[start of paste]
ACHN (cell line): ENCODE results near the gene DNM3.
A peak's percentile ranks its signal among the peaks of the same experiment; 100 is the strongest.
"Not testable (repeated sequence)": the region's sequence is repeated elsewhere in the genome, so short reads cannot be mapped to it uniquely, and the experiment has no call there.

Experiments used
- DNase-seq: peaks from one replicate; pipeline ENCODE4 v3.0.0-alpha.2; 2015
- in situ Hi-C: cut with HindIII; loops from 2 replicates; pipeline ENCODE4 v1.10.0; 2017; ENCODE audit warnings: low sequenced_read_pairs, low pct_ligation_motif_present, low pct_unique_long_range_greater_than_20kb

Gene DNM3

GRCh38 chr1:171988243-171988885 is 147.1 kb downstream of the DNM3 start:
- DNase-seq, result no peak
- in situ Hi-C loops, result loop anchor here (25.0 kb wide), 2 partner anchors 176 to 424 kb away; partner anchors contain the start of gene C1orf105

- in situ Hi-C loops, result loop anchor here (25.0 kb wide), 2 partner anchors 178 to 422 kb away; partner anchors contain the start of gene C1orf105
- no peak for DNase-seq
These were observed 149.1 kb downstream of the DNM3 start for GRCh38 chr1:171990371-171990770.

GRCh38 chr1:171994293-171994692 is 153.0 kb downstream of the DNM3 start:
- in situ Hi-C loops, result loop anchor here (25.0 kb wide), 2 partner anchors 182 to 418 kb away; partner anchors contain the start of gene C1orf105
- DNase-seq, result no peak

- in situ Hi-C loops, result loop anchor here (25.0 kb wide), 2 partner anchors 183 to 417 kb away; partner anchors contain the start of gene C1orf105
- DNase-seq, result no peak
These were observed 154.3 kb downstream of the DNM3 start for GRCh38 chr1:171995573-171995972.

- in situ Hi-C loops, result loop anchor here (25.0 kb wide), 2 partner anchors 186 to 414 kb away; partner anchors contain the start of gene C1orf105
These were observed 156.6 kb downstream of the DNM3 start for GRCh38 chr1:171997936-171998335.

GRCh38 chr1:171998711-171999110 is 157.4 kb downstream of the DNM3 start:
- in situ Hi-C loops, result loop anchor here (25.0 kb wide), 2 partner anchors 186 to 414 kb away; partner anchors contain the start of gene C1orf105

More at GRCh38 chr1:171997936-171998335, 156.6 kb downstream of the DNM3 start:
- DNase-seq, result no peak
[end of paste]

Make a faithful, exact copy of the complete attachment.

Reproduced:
ACHN (cell line): ENCODE results near the gene DNM3.
A peak's percentile ranks its signal among the peaks of the same experiment; 100 is the strongest.
"Not testable (repeated sequence)": the region's sequence is repeated elsewhere in the genome, so short reads cannot be mapped to it uniquely, and the experiment has no call there.

Experiments used
- DNase-seq: peaks from one replicate; pipeline ENCODE4 v3.0.0-alpha.2; 2015
- in situ Hi-C: cut with HindIII; loops from 2 replicates; pipeline ENCODE4 v1.10.0; 2017; ENCODE audit warnings: low sequenced_read_pairs, low pct_ligation_motif_present, low pct_unique_long_range_greater_than_20kb

Gene DNM3

GRCh38 chr1:171988243-171988885 is 147.1 kb downstream of the DNM3 start:
- DNase-seq, result no peak
- in situ Hi-C loops, result loop anchor here (25.0 kb wide), 2 partner anchors 176 to 424 kb away; partner anchors contain the start of gene C1orf105

- in situ Hi-C loops, result loop anchor here (25.0 kb wide), 2 partner anchors 178 to 422 kb away; partner anchors contain the start of gene C1orf105
- no peak for DNase-seq
These were observed 149.1 kb downstream of the DNM3 start for GRCh38 chr1:171990371-171990770.

GRCh38 chr1:171994293-171994692 is 153.0 kb downstream of the DNM3 start:
- in situ Hi-C loops, result loop anchor here (25.0 kb wide), 2 partner anchors 182 to 418 kb away; partner anchors contain the start of gene C1orf105
- DNase-seq, result no peak

- in situ Hi-C loops, result loop anchor here (25.0 kb wide), 2 partner anchors 183 to 417 kb away; partner anchors contain the start of gene C1orf105
- DNase-seq, result no peak
These were observed 154.3 kb downstream of the DNM3 start for GRCh38 chr1:171995573-171995972.

- in situ Hi-C loops, result loop anchor here (25.0 kb wide), 2 partner anchors 186 to 414 kb away; partner anchors contain the start of gene C1orf105
These were observed 156.6 kb downstream of the DNM3 start for GRCh38 chr1:171997936-171998335.

GRCh38 chr1:171998711-171999110 is 157.4 kb downstream of the DNM3 start:
- in situ Hi-C loops, result loop anchor here (25.0 kb wide), 2 partner anchors 186 to 414 kb away; partner anchors contain the start of gene C1orf105

More at GRCh38 chr1:171997936-171998335, 156.6 kb downstream of the DNM3 start:
- DNase-seq, result no peak